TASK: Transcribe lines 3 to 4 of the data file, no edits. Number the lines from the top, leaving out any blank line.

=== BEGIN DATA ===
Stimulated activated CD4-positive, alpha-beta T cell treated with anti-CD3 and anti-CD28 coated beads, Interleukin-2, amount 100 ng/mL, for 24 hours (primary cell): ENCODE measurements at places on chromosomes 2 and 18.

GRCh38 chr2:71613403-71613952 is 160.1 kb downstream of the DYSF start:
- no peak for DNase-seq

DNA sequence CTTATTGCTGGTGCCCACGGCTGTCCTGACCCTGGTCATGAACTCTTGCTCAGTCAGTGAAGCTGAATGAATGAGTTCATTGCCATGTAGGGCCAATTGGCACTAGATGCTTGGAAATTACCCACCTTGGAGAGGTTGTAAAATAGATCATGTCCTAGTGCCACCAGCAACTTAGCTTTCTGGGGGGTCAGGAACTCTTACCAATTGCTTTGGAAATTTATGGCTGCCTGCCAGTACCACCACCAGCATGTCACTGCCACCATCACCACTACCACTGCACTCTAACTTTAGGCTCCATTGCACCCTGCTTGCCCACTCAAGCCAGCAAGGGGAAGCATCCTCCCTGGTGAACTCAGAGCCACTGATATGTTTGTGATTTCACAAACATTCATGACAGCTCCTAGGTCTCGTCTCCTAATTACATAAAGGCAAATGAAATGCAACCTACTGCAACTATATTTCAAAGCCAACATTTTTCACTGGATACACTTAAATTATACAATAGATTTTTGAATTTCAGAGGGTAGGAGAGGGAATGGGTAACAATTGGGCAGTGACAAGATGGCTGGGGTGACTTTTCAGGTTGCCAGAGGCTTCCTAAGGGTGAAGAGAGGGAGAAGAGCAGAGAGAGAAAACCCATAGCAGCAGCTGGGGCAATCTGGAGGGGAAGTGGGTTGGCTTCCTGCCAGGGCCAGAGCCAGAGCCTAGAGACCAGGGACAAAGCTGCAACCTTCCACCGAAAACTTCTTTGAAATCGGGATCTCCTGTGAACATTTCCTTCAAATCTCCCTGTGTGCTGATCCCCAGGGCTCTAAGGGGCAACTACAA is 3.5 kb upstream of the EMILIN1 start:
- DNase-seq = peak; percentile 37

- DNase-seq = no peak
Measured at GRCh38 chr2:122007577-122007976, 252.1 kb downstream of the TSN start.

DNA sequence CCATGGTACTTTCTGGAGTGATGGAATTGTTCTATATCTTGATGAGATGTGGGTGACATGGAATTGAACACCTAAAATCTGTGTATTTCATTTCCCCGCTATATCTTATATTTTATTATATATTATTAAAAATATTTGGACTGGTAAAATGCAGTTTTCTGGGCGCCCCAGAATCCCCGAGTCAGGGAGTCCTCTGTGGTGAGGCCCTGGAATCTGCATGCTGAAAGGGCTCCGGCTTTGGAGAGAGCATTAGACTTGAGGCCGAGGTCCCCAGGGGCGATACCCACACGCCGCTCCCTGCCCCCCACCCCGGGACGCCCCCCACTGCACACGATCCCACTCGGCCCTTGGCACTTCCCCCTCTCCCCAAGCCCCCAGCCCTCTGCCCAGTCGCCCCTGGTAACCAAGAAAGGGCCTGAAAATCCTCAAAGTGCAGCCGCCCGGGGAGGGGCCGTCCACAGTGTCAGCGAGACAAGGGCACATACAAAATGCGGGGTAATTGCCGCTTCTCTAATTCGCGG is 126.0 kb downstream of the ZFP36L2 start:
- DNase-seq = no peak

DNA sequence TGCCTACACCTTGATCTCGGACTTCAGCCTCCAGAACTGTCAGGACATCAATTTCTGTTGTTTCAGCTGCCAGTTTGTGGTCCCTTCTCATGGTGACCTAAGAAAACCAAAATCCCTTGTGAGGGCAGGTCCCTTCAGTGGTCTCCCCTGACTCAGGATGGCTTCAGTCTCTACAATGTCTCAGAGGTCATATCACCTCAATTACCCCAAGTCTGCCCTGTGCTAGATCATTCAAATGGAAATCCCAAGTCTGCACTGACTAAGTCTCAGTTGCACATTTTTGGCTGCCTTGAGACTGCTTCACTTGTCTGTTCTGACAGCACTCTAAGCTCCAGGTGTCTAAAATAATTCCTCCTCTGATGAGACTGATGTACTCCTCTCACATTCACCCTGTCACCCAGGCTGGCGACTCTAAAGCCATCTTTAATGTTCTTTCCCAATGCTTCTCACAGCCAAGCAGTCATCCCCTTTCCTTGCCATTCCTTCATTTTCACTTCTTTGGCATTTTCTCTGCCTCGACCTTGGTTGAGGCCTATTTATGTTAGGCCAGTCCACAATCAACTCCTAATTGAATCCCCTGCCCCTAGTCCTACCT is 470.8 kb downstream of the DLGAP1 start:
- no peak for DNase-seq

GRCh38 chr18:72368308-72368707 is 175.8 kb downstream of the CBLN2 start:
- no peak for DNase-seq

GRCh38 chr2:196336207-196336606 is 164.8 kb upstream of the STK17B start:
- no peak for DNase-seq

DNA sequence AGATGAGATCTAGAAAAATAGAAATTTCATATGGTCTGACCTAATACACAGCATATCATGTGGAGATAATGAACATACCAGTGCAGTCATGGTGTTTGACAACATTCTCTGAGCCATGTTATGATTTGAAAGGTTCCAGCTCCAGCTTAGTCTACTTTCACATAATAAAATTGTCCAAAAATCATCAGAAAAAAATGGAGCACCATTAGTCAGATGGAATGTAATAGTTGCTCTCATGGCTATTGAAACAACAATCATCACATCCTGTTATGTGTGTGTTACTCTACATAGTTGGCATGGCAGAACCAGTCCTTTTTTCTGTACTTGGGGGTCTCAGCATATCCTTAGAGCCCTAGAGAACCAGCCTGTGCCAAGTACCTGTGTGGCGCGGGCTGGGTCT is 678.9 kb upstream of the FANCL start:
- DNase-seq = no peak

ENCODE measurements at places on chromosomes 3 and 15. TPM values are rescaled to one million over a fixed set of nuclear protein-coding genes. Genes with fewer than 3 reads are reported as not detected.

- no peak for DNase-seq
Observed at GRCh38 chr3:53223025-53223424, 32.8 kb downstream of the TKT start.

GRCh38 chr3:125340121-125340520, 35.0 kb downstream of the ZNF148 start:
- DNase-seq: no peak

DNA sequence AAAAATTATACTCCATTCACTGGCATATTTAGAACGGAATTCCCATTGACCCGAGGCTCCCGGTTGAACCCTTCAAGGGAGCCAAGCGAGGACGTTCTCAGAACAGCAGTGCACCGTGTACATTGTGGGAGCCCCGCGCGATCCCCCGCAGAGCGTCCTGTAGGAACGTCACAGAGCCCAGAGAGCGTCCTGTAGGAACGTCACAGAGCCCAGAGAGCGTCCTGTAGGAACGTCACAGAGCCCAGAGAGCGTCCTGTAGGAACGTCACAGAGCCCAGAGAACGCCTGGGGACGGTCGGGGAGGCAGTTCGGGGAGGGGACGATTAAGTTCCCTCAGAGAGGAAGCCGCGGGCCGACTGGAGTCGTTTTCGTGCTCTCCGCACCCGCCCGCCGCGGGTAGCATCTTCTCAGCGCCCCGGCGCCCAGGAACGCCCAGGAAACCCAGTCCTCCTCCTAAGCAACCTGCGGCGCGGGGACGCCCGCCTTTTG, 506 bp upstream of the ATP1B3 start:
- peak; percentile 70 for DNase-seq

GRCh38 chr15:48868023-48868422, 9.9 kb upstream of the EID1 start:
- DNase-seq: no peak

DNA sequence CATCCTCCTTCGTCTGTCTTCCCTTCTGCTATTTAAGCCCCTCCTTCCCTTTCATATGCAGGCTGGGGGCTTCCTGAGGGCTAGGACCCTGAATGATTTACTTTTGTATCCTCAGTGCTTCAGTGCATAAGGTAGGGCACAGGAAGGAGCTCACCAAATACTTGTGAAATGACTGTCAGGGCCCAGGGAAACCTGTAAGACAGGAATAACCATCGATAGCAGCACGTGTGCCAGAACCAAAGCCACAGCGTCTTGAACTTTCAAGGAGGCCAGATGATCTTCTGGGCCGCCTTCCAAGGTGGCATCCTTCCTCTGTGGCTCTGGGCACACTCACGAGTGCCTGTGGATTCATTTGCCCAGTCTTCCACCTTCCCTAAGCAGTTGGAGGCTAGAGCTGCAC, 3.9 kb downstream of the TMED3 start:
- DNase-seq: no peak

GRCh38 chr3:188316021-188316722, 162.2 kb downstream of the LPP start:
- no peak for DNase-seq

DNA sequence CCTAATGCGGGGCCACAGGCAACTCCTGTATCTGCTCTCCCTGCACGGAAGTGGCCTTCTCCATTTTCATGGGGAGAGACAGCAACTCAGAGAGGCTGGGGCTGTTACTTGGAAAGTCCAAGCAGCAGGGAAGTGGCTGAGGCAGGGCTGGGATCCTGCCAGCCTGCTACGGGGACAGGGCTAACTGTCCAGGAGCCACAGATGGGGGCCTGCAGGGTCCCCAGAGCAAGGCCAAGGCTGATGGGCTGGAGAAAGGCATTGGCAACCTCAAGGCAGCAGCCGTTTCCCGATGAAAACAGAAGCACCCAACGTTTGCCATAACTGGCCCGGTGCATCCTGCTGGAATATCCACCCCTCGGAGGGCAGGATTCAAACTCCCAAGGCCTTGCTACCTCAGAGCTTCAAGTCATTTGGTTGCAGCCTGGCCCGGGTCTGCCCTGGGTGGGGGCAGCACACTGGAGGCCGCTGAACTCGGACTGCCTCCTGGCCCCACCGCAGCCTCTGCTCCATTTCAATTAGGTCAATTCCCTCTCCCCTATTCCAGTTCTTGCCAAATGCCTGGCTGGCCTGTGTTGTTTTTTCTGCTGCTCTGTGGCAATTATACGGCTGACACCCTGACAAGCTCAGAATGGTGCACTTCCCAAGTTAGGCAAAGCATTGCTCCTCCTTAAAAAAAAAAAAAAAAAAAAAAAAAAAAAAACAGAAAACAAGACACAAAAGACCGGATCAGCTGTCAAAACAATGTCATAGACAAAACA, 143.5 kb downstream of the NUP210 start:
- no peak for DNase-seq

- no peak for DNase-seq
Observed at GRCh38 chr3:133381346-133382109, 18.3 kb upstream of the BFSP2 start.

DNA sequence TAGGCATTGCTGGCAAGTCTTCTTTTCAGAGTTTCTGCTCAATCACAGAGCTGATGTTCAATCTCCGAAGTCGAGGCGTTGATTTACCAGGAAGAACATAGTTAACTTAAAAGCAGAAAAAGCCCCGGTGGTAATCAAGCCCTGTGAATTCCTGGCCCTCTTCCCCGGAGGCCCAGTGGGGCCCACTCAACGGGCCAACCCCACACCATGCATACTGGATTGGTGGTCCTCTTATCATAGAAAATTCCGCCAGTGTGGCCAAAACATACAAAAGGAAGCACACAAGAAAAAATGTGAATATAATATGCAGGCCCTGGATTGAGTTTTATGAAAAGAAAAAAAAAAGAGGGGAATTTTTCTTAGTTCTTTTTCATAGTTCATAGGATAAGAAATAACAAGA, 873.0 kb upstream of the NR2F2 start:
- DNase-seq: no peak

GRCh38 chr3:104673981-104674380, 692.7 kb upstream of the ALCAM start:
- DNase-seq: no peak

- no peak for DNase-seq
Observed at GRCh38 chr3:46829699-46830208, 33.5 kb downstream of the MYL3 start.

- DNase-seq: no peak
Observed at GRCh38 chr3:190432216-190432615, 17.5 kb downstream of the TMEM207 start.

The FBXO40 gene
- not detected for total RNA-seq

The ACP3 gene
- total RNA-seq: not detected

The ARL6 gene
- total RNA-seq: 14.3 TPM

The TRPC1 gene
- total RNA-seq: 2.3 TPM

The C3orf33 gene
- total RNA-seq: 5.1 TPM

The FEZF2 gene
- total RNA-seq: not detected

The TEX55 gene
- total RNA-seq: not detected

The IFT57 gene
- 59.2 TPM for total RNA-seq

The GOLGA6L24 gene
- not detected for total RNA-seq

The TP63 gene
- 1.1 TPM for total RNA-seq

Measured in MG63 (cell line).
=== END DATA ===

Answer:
- no peak for DNase-seq

DNA sequence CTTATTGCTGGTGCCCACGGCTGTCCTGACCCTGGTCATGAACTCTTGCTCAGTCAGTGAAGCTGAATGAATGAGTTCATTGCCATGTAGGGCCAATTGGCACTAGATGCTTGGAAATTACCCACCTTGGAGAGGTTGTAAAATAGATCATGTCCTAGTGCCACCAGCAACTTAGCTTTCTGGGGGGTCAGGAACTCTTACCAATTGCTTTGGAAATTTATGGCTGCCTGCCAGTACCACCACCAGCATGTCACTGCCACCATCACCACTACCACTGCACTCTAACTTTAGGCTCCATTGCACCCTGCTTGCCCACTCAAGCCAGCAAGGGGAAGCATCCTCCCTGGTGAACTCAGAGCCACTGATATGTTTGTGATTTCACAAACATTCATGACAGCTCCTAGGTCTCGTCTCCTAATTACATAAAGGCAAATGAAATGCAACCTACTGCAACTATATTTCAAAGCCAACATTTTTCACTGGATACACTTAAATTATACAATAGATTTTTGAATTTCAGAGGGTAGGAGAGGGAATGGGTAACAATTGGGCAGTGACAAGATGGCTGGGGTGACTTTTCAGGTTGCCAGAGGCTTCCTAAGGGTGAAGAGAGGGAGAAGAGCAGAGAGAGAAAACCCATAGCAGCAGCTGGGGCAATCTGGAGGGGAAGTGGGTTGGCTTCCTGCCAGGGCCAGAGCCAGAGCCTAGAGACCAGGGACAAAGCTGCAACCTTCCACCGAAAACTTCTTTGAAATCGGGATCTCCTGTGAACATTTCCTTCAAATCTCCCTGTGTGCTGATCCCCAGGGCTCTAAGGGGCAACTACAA is 3.5 kb upstream of the EMILIN1 start: